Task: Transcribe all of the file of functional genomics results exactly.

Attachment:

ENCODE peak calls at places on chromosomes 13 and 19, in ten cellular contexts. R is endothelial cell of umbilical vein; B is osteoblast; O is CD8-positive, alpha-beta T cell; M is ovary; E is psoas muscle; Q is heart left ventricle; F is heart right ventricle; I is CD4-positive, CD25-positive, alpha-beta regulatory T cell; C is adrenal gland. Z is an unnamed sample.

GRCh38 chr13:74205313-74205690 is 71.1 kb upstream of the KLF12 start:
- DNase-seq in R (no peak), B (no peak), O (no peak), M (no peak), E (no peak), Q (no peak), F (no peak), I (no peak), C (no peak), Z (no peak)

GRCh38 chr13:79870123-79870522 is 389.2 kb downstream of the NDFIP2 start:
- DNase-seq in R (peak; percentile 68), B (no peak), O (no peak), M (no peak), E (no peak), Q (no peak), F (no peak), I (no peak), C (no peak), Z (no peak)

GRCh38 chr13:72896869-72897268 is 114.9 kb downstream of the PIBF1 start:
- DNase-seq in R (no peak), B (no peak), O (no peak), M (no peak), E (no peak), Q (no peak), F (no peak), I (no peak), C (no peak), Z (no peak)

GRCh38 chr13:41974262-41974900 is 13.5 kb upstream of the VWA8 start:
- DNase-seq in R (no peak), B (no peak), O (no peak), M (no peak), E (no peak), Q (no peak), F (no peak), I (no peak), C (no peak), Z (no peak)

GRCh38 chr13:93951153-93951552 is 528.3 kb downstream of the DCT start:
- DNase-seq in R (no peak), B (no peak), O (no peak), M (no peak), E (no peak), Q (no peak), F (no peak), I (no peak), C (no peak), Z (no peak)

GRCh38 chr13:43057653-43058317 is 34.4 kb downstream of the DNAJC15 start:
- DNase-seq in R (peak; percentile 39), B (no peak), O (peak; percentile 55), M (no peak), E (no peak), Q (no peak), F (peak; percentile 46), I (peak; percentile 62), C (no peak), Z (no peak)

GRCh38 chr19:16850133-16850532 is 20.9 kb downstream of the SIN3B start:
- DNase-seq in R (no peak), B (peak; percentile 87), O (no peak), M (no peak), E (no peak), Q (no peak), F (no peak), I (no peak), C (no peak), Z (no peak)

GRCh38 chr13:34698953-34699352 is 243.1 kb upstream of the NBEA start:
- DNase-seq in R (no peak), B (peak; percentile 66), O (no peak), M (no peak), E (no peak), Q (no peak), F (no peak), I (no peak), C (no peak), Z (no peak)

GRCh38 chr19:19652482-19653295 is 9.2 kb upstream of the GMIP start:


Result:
ENCODE peak calls at places on chromosomes 13 and 19, in ten cellular contexts. R is endothelial cell of umbilical vein; B is osteoblast; O is CD8-positive, alpha-beta T cell; M is ovary; E is psoas muscle; Q is heart left ventricle; F is heart right ventricle; I is CD4-positive, CD25-positive, alpha-beta regulatory T cell; C is adrenal gland. Z is an unnamed sample.

GRCh38 chr13:74205313-74205690 is 71.1 kb upstream of the KLF12 start:
- DNase-seq in R (no peak), B (no peak), O (no peak), M (no peak), E (no peak), Q (no peak), F (no peak), I (no peak), C (no peak), Z (no peak)

GRCh38 chr13:79870123-79870522 is 389.2 kb downstream of the NDFIP2 start:
- DNase-seq in R (peak; percentile 68), B (no peak), O (no peak), M (no peak), E (no peak), Q (no peak), F (no peak), I (no peak), C (no peak), Z (no peak)

GRCh38 chr13:72896869-72897268 is 114.9 kb downstream of the PIBF1 start:
- DNase-seq in R (no peak), B (no peak), O (no peak), M (no peak), E (no peak), Q (no peak), F (no peak), I (no peak), C (no peak), Z (no peak)

GRCh38 chr13:41974262-41974900 is 13.5 kb upstream of the VWA8 start:
- DNase-seq in R (no peak), B (no peak), O (no peak), M (no peak), E (no peak), Q (no peak), F (no peak), I (no peak), C (no peak), Z (no peak)

GRCh38 chr13:93951153-93951552 is 528.3 kb downstream of the DCT start:
- DNase-seq in R (no peak), B (no peak), O (no peak), M (no peak), E (no peak), Q (no peak), F (no peak), I (no peak), C (no peak), Z (no peak)

GRCh38 chr13:43057653-43058317 is 34.4 kb downstream of the DNAJC15 start:
- DNase-seq in R (peak; percentile 39), B (no peak), O (peak; percentile 55), M (no peak), E (no peak), Q (no peak), F (peak; percentile 46), I (peak; percentile 62), C (no peak), Z (no peak)

GRCh38 chr19:16850133-16850532 is 20.9 kb downstream of the SIN3B start:
- DNase-seq in R (no peak), B (peak; percentile 87), O (no peak), M (no peak), E (no peak), Q (no peak), F (no peak), I (no peak), C (no peak), Z (no peak)

GRCh38 chr13:34698953-34699352 is 243.1 kb upstream of the NBEA start:
- DNase-seq in R (no peak), B (peak; percentile 66), O (no peak), M (no peak), E (no peak), Q (no peak), F (no peak), I (no peak), C (no peak), Z (no peak)

GRCh38 chr19:19652482-19653295 is 9.2 kb upstream of the GMIP start: